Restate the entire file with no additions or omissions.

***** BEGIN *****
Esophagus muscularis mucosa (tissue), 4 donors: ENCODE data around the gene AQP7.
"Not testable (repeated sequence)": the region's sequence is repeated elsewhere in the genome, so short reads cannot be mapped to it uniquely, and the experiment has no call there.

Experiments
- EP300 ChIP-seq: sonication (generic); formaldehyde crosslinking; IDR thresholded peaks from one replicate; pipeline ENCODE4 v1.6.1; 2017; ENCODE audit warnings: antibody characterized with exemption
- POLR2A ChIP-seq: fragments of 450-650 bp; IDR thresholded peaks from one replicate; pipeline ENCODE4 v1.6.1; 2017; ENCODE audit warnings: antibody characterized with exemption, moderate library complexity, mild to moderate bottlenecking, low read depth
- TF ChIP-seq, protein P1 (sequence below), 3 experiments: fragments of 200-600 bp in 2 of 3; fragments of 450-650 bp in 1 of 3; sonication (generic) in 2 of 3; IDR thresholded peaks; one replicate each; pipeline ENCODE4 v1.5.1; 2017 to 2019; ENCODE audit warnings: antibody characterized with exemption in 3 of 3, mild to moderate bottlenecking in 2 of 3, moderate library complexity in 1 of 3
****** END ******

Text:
Esophagus muscularis mucosa (tissue), 4 donors: ENCODE data around the gene AQP7.
"Not testable (repeated sequence)": the region's sequence is repeated elsewhere in the genome, so short reads cannot be mapped to it uniquely, and the experiment has no call there.

Experiments
- EP300 ChIP-seq: sonication (generic); formaldehyde crosslinking; IDR thresholded peaks from one replicate; pipeline ENCODE4 v1.6.1; 2017; ENCODE audit warnings: antibody characterized with exemption
- POLR2A ChIP-seq: fragments of 450-650 bp; IDR thresholded peaks from one replicate; pipeline ENCODE4 v1.6.1; 2017; ENCODE audit warnings: antibody characterized with exemption, moderate library complexity, mild to moderate bottlenecking, low read depth
- TF ChIP-seq, protein P1 (sequence below), 3 experiments: fragments of 200-600 bp in 2 of 3; fragments of 450-650 bp in 1 of 3; sonication (generic) in 2 of 3; IDR thresholded peaks; one replicate each; pipeline ENCODE4 v1.5.1; 2017 to 2019; ENCODE audit warnings: antibody characterized with exemption in 3 of 3, mild to moderate bottlenecking in 2 of 3, moderate library complexity in 1 of 3